Open Loop, Closed Loop, and Servo Loops

There are two obvious divisions between converter applications: open loop and closed loop. Open-loop applications require the most stringent accuracy. An ADC, for example, might require a precise voltage with a particular, predictable output code. A DAC, in contrast, is an arbitrary waveform generator in which a specific digital code always produces a given output voltage. Closed-loop applications use the center of the ADC or DAC range because they are inside a servo loop. Servo action corrections mean that the absolute accuracy is less important, as long as the converter is monotonic. Therefore, if one increments a voltage in a rising direction, the ADC output code will always increment in the upward direction. The code cannot change direction (go down or decrement). Another way to say this is that the sign must never change. The same must be true when decrementing the ADC's voltage to be monotonic. DACs also need to be monotonic in servo or feedback applications. An example might be a motor controller that keeps the motor speed constant despite changes in the motor powerline voltage or the load applied.

If the ADC or DAC (integrated into a digital device) is inside a servo loop or in low-accuracy open-loop applications, the internal voltage reference may be adequate. If the application is more demanding, ADCs, DACs, and voltage references are available.

External Voltage References

Any circuit that handles small or sensitive signals can benefit from clean, low-noise power. A voltage reference can be such a stable low-noise power source for analog circuits. They can be inside an FPGA if there is a separate power pin provided, or can be an external analog circuit that feeds the FPGA.

Voltage references help FPGAs by providing a stable reference for ADCs and DACs. A reference is a small power supply with guaranteed initial accuracy and stability over temperature. For even more accuracy many voltage references can be externally trimmed by a few percent using a digital potentiometer (digipot).7, 8 This trimming allows one to compensate for ADC and DAC full-scale gain errors.

Not limited to FPGA applications, voltage references can also provide low power to radio low-noise amplifiers (LNAs), op amps, multiplexers (muxes), and filters.9

Pulse-Width Modulation (PWM) and Logic Translators

Typical digital power supplies have a voltage tolerance of ±5% to ±10%, which is quite reasonable for a digital supply. The digital parts ignore the voltage tolerance and reject the noise because of the thresholds inherent in the digital system.10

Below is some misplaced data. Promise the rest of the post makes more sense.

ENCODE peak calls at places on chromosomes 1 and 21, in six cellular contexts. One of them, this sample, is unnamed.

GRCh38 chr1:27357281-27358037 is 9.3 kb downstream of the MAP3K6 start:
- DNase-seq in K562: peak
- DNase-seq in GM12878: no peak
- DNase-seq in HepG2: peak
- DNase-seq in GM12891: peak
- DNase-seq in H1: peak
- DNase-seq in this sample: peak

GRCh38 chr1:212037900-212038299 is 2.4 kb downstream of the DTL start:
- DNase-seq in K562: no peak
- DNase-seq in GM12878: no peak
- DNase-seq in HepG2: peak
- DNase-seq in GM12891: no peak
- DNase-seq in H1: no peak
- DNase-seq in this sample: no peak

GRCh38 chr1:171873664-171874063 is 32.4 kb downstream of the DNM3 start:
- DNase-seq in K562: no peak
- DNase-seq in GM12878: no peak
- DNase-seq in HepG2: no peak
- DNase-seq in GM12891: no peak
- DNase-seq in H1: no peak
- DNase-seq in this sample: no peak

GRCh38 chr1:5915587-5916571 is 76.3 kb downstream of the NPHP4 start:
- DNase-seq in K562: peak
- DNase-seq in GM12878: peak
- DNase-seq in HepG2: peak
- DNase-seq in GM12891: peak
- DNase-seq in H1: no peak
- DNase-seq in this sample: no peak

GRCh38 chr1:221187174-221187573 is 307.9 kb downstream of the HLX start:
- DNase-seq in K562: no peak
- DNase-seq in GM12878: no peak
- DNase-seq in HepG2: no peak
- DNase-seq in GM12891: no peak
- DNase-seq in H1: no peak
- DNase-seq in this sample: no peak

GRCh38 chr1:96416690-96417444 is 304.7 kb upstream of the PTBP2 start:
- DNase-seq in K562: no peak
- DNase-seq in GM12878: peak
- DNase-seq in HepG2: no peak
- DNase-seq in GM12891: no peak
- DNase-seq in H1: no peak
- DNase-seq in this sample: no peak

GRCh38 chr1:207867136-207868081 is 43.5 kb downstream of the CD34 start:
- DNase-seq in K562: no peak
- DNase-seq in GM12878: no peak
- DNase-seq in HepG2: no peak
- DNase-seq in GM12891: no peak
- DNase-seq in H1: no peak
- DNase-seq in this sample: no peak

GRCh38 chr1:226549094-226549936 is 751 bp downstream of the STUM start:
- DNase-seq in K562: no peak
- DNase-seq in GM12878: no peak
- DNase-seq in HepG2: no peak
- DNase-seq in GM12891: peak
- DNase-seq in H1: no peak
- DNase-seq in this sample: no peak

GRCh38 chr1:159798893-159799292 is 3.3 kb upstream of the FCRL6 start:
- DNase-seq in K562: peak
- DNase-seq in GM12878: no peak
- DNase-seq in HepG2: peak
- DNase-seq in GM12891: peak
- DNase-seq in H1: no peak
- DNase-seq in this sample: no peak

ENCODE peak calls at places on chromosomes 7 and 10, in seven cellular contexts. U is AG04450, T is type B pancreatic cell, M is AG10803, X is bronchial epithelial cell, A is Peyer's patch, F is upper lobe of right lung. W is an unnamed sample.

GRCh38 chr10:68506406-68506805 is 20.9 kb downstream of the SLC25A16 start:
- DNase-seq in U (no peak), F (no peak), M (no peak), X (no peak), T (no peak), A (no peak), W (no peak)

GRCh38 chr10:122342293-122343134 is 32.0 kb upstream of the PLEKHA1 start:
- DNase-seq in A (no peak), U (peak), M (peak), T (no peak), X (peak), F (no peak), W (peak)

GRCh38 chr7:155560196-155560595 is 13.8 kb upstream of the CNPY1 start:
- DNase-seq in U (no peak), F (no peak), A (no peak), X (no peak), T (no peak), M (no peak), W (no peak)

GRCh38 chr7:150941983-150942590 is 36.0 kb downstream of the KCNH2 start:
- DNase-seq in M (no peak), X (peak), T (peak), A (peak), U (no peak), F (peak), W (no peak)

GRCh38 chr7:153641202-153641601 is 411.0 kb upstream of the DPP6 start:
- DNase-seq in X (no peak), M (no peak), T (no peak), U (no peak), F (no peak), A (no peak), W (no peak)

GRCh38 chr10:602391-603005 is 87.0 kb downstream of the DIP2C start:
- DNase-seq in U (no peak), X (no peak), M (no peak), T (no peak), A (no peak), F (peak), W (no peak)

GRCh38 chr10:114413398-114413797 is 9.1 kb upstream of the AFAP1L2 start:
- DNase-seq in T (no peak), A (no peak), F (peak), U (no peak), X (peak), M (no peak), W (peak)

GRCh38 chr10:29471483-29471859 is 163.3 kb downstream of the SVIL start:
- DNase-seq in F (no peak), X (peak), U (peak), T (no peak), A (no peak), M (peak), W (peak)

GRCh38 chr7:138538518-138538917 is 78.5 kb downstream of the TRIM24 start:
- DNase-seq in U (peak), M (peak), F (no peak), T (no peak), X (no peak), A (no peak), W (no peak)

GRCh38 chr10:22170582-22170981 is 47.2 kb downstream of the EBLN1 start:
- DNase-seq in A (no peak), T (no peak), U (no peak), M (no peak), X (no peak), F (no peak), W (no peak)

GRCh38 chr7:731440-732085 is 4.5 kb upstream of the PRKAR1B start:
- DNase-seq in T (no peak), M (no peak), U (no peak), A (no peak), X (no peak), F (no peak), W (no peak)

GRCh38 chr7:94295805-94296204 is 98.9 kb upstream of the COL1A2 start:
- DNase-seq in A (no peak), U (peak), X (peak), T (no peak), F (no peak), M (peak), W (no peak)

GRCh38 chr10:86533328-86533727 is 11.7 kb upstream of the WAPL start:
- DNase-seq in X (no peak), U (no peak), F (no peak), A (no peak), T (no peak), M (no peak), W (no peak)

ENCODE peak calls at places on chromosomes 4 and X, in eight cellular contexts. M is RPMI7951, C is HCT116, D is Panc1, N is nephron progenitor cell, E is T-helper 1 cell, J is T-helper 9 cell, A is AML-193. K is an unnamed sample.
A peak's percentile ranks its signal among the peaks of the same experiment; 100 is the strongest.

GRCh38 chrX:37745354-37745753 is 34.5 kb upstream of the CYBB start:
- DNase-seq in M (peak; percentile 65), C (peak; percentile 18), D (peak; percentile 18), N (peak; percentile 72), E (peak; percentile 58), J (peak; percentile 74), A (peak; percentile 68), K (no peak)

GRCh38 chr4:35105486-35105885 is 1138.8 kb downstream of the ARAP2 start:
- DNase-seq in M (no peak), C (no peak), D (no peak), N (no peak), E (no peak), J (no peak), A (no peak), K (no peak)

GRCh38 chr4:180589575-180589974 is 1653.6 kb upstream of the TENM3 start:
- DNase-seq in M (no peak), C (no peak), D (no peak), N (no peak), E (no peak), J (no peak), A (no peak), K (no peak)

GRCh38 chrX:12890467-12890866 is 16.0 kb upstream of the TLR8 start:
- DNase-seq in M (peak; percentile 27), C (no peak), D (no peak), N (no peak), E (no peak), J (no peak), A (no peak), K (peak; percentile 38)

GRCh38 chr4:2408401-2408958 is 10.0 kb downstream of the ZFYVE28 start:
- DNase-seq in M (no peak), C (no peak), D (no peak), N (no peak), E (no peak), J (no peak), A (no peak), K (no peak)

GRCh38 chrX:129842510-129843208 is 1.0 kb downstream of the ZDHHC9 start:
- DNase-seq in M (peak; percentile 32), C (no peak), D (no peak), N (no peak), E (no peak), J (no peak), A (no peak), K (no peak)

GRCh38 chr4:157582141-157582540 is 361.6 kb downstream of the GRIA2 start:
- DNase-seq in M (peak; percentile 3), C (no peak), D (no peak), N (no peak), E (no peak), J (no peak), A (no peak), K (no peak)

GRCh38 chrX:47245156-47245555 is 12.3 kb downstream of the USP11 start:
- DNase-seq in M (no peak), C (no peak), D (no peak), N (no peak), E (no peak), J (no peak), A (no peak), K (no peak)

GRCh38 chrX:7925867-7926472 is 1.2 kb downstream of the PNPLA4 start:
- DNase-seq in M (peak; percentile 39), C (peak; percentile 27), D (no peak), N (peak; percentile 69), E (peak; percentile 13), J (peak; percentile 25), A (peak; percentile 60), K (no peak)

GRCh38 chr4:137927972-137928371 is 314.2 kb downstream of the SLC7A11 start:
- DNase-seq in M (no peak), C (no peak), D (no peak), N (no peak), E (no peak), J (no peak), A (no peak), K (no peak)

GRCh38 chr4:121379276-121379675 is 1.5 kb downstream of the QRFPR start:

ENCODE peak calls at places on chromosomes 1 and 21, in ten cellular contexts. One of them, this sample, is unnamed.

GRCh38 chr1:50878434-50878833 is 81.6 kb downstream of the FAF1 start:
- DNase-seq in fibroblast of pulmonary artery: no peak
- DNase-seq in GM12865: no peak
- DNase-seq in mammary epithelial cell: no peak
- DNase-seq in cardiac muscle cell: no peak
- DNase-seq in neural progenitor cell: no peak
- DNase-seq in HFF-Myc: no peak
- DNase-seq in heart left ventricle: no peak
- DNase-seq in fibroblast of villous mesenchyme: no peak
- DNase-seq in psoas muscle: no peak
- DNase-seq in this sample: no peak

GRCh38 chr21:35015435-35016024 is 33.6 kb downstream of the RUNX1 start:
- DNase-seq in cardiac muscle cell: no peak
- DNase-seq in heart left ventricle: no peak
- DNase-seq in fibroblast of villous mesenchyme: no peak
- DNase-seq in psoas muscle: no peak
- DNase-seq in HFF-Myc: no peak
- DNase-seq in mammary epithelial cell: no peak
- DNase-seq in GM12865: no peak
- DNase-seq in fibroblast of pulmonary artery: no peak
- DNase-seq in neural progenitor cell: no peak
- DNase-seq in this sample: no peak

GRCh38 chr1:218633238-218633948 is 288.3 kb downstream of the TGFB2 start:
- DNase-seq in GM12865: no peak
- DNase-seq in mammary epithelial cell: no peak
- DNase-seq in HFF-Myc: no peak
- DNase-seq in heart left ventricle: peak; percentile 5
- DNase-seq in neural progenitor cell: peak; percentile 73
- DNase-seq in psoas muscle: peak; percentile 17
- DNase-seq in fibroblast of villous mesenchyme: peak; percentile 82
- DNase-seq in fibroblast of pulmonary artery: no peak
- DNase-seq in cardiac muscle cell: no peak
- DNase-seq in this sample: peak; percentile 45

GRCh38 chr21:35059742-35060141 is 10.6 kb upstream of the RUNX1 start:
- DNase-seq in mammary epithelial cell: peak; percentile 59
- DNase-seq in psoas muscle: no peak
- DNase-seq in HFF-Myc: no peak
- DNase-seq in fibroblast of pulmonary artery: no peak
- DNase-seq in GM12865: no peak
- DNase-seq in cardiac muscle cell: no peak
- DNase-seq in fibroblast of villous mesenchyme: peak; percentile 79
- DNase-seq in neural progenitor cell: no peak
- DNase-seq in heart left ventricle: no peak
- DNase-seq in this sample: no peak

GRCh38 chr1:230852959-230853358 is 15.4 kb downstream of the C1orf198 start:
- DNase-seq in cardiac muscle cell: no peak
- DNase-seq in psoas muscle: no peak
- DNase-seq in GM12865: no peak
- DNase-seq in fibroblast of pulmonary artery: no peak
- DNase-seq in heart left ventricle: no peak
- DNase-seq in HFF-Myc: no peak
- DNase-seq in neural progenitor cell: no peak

FPGA outputs commonly use DACs or PWM signals to control motors valves and other actuators. The advantages of an external DAC are higher resolution, cleaner voltage reference, and typically better frequency response. The improvement with PWM is, however, more subtle. In many cases the DAC will require less lowpass filtering compared to a PWM and, therefore, produce a faster response time or wider frequency response. But with PWM signals, an FPGA can count a high-frequency clock, making the time axis very precise. However, the voltage axis is imprecise and noisy. This is because the power supply that the PWM uses is the same digital supply that the rest of the digital parts use.

Conversely, the PWM is an analog output where voltage level and noise are not rejected or accommodated by a threshold. The digital (dirty) PWM output needs to be translated to a clean analog signal connected to a precise voltage reference. This could be done with transistors, but it is easier to use dual-supply logic translators. The translator can use the analog supply, which will likely be quieter. If more precision is necessary, a low-noise voltage reference can be used. This optimizes the PWM signal so it is precise in both time and amplitude. This precision will also minimize the lowpass filter complexity typically necessary to smooth the PWM signal into a slowly varying DC signal.


Digital design is difficult enough on anybody's "good day." Combining analog circuits on a digital IC substrate is even more difficult. There will be performance trade-offs and sometimes the analog portions won't be as good as the application demands. This is where Analog parts can help by replacing FPGA and ASIC functions with external devices. That is why we have included references to application notes and analog building blocks useful in augmenting analog-to-digital interfaces for ASICs and FPGAs. They help save designs from errors, miscalculation, or last-minute disruptive changes. The saving is more than moving circuits to external devices. The savings include design time which impacts time to market, and manufacturing, testing, and debug time. Avoiding a spin or redo of a device is never a bad thing and may even allow a project to succeed and reach market when others may fail.

See also: FPGA Design Resources